Granted, it’s a small sample size (five games), but so too was his actual tenure as a Canadiens goalie, even it spanned parts of five seasons. He ended up getting in just 24 games total, generally as a last resort and an otherwise mainstay in the American Hockey League.
Fast-forward to the present, and the Canadiens are going with a tandem of Jake Allen and Samuel Montembeault, with Carey Price having been put on long-term injured reserve, potentially never to return. Based on the amount of injuries the Canadiens sustained last season, forced to throw the team’s top goaltending prospect, Cayden Primeau, to the lions time and again, a little more goaltending depth certainly couldn’t hurt.
1. Jeff Petry
Hughes did relatively well, when he traded defenseman Jeff Petry, getting Matheson back in exchange. Even so, Petry is the superior defenseman on paper, meaning the Canadiens arguably lost the trade, at least right now. It also means the Canadiens are currently without a No. 1 defenseman, a role Petry had for all intents and purposes assumed last season.
Of course, Hughes was put in an impossible position, with Petry having requested a trade. That just means that he didn’t necessarily want to trade Petry, though. He shouldn’t have wanted to anyway, with a right side now comprising David Savard, Chris Wideman and potentially Barron.
Even if he did get younger by acquiring the 28-year-old, lefthanded Matheson (compared to 34), there’s far weaker organizational depth on the right side. With Petry under contract until 2025, he could have come in handy during the rebuild, even in decline, as someone like Barron moves up the lineup at the same time.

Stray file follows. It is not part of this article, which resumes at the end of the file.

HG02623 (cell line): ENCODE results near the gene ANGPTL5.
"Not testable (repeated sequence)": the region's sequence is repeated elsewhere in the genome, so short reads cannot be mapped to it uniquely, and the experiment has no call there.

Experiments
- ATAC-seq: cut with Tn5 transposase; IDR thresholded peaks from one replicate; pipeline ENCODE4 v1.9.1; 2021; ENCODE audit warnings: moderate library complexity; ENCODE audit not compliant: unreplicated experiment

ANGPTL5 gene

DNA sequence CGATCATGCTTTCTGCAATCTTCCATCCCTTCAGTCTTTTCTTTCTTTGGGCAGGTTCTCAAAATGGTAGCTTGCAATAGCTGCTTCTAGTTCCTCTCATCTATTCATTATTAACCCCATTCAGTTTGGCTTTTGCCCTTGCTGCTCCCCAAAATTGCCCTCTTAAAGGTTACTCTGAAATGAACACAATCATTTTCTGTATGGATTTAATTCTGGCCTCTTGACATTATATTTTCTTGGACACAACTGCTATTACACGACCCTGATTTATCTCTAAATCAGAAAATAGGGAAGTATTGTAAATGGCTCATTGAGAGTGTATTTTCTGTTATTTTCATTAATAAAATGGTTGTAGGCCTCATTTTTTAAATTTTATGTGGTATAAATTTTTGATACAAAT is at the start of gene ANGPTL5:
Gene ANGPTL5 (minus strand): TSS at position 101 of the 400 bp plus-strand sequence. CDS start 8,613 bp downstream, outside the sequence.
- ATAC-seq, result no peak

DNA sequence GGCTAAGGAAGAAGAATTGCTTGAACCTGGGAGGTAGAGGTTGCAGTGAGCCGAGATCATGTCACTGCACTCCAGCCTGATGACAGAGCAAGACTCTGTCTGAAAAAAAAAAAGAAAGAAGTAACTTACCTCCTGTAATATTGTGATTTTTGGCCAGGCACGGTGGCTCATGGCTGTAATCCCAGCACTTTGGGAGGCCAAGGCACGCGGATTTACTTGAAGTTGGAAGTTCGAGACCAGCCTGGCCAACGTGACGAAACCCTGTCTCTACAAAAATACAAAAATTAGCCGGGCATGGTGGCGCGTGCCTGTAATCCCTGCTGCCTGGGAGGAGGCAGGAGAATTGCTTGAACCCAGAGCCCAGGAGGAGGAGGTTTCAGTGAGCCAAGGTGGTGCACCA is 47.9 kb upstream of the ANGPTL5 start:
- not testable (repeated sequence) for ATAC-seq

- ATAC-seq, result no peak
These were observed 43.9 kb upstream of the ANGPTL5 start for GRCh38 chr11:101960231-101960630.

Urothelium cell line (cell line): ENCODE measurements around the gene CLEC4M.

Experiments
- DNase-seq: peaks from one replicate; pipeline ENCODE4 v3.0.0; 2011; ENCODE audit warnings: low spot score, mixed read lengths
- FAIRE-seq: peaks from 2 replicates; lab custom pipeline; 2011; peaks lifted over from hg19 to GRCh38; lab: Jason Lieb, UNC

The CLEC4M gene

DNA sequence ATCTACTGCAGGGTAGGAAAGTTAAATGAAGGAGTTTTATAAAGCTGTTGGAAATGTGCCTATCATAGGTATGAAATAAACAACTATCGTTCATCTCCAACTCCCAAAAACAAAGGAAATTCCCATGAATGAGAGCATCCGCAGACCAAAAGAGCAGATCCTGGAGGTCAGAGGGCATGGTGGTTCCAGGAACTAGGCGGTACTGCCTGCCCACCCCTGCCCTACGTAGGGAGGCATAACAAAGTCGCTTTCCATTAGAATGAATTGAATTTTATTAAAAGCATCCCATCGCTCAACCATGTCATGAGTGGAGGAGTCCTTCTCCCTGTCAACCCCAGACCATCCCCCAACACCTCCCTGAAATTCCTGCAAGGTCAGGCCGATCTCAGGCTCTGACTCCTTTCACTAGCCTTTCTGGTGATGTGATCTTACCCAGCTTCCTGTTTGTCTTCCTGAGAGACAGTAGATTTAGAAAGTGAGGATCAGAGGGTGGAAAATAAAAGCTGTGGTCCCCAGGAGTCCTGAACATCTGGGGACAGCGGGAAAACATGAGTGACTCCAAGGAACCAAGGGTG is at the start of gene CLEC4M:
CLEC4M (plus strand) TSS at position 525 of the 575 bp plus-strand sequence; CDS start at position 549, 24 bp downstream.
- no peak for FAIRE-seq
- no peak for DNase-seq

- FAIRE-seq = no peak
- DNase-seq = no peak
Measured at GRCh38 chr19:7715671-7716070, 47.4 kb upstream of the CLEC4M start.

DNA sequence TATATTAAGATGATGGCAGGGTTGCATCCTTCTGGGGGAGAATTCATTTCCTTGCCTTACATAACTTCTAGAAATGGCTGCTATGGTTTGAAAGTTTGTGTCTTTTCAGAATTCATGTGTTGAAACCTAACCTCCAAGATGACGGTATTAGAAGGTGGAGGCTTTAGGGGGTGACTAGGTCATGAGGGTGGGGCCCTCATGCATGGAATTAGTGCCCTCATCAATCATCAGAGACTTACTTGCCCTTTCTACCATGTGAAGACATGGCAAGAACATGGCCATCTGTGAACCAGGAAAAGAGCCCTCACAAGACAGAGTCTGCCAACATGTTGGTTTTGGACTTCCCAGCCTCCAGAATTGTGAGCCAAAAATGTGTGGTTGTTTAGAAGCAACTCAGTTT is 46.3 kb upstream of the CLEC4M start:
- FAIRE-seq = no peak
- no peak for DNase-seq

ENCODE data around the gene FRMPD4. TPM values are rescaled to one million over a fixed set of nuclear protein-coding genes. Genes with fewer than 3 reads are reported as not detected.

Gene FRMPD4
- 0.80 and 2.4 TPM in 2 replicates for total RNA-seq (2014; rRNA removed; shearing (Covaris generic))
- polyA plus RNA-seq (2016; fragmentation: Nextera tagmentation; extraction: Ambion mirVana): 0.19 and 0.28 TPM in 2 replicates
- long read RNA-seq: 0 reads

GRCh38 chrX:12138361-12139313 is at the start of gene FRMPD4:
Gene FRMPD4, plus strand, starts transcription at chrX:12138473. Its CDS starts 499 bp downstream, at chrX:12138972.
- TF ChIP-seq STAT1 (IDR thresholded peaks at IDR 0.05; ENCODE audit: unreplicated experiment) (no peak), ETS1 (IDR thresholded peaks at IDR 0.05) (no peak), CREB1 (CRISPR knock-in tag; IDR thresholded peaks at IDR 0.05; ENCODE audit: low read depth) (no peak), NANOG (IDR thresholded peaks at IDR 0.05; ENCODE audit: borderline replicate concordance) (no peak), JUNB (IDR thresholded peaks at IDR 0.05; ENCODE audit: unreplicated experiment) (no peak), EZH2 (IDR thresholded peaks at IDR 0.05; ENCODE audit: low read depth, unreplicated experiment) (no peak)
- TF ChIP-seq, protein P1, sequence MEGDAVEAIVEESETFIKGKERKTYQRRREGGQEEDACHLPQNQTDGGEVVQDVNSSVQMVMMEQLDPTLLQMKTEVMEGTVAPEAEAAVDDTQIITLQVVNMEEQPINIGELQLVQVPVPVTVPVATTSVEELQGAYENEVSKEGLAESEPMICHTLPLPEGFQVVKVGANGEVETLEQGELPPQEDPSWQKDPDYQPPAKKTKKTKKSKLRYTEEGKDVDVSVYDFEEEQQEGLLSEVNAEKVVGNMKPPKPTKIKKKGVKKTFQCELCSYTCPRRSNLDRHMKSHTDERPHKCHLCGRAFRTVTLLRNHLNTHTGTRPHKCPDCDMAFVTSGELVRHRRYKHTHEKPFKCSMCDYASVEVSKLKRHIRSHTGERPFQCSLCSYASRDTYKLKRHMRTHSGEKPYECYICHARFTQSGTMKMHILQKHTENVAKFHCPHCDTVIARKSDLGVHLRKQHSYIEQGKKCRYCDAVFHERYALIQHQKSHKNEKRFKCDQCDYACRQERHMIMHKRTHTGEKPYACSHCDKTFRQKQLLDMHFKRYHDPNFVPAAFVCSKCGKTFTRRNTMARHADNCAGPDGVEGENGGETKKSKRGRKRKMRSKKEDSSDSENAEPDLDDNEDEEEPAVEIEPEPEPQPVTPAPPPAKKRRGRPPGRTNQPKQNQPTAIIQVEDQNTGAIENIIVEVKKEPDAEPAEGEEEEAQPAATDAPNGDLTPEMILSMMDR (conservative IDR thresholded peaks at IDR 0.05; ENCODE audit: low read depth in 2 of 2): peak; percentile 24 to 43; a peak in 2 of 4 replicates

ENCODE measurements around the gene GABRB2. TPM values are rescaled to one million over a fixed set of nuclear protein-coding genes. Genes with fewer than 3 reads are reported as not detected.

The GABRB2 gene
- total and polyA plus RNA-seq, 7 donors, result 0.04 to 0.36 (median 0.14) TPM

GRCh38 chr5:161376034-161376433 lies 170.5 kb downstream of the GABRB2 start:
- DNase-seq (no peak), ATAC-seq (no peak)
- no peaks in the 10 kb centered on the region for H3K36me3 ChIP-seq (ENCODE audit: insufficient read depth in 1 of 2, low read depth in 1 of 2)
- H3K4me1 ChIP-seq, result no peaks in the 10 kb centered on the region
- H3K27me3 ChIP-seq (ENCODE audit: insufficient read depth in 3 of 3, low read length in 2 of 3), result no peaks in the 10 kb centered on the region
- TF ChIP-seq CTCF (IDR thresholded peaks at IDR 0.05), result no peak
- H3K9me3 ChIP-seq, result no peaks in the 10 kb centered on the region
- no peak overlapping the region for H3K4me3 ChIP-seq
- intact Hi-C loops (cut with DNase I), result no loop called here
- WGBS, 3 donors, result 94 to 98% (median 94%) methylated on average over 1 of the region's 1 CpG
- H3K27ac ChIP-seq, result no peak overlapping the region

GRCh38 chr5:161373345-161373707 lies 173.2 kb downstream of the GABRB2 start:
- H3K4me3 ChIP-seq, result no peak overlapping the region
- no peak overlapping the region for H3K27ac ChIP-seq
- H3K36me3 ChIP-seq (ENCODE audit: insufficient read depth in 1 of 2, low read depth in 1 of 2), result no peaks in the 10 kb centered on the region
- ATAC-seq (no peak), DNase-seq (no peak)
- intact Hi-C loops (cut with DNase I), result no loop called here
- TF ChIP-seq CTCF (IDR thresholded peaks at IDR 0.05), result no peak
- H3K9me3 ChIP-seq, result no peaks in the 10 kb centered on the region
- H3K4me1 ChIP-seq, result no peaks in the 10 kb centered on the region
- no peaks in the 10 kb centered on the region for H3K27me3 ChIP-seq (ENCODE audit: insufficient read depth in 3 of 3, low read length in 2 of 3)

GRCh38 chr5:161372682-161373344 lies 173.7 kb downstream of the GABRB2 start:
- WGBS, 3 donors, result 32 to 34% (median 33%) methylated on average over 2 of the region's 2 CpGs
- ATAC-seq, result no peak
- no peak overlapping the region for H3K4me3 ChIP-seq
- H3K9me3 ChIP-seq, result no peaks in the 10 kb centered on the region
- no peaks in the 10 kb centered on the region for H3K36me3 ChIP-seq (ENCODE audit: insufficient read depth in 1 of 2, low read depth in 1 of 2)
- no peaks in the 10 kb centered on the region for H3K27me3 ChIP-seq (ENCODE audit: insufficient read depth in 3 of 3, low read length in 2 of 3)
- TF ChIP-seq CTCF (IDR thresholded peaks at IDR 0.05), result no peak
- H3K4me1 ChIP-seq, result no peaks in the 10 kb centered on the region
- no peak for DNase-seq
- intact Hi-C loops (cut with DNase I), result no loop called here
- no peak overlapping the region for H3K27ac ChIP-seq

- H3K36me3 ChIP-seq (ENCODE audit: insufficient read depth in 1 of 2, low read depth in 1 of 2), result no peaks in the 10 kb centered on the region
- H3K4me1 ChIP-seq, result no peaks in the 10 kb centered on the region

That Petry is on the back nine of his career though goes to show that, if he is in fact the ex-Hab they would want back the most, the franchise is in good shape, at least based on its goals at the present moment. A similar argument goes for the rest of the names on the list, which is largely devoid of star talent. So, as long as the Canadiens stay the course, patient fans can rest assured, reasonably certain they’ve got the right personnel in place both off the ice and on it.
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After 10 years of writing hockey, Ryan decided it was as good a time as any to actually join The Hockey Writers for the 2014-15 season. Having appeared as a guest on such programs as CBC Radio One’s Daybreak, Ryan has also written for the Montreal Gazette and Bleacher Report and worked for the NHL itself and his hometown Montreal Canadiens. He currently writes about all things Habs for THW, with it being a career highlight for him to have covered the 2021 Stanley Cup Final as a credentialed member of the press.